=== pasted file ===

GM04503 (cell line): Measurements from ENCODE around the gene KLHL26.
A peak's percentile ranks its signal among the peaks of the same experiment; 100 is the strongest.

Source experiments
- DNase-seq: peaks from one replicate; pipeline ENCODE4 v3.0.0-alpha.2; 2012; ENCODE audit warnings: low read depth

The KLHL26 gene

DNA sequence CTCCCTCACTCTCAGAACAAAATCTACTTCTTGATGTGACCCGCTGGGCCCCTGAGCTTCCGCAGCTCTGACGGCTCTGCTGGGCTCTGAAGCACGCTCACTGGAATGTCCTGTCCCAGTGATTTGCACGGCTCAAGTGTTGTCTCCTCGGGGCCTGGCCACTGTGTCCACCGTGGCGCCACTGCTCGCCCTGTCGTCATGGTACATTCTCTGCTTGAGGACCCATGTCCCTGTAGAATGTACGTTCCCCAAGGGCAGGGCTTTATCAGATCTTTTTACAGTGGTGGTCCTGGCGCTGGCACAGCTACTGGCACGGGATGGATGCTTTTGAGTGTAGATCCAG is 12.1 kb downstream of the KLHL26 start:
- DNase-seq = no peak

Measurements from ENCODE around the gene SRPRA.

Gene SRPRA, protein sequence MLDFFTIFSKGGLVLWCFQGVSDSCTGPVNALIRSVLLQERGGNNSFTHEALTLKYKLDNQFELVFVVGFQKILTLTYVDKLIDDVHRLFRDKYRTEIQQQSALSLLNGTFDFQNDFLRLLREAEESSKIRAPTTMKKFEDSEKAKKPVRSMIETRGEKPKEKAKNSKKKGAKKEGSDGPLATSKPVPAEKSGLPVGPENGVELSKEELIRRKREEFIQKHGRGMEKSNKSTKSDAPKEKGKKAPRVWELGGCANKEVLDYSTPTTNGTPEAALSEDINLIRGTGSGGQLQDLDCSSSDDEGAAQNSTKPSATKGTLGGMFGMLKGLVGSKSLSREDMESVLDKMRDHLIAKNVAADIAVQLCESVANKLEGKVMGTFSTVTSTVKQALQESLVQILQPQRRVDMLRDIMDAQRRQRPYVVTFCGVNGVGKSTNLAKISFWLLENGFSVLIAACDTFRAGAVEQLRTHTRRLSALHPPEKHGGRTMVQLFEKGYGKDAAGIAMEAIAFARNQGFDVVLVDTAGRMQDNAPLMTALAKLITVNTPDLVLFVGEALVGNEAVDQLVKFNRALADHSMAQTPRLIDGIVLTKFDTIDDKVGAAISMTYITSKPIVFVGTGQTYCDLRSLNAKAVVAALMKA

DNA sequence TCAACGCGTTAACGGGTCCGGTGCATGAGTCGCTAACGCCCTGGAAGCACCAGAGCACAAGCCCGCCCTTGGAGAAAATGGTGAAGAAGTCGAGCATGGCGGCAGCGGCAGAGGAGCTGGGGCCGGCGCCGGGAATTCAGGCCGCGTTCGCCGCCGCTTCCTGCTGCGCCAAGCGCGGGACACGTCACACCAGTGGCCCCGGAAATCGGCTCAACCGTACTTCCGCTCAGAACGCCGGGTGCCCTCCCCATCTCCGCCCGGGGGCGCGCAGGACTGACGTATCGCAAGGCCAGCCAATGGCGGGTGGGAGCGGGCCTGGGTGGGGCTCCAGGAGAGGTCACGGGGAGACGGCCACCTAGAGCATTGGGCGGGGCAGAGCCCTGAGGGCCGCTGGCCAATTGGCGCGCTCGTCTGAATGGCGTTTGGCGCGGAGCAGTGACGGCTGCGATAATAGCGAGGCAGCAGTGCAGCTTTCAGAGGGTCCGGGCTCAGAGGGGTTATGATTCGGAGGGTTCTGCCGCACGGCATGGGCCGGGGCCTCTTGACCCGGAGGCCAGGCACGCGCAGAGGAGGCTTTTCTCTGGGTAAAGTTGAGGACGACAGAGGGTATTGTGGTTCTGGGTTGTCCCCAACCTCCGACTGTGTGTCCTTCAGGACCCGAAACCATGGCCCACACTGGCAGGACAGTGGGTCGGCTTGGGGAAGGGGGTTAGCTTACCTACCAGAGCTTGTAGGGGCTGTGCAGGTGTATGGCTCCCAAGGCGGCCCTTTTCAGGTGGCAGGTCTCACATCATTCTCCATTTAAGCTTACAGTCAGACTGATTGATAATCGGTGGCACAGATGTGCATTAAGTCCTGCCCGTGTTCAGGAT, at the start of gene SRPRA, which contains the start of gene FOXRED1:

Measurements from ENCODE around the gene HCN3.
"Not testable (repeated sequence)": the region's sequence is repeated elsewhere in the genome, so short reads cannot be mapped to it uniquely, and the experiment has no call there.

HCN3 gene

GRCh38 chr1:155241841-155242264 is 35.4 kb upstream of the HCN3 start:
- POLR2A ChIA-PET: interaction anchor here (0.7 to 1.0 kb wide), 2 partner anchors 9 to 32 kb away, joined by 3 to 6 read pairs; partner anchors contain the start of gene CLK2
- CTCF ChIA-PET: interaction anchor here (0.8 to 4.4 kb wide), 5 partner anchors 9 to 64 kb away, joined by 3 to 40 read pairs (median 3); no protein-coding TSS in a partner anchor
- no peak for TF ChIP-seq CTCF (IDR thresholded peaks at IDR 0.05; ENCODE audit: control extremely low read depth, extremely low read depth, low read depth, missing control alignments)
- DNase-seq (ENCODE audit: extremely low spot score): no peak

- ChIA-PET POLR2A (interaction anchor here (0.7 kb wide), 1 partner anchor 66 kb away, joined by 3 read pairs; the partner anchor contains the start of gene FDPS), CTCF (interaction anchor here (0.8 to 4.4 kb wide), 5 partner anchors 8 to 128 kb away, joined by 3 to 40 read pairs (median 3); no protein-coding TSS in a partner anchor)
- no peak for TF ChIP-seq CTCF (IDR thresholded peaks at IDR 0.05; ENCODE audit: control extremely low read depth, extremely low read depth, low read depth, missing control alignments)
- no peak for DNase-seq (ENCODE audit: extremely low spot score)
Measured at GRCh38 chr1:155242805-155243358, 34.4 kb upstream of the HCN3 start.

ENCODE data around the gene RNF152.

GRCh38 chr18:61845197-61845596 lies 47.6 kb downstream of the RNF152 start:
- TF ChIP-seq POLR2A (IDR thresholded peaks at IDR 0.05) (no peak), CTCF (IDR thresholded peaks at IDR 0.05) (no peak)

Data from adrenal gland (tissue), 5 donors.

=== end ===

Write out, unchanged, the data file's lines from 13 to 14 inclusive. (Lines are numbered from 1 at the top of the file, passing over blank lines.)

HCN3 gene

GRCh38 chr1:155241841-155242264 is 35.4 kb upstream of the HCN3 start: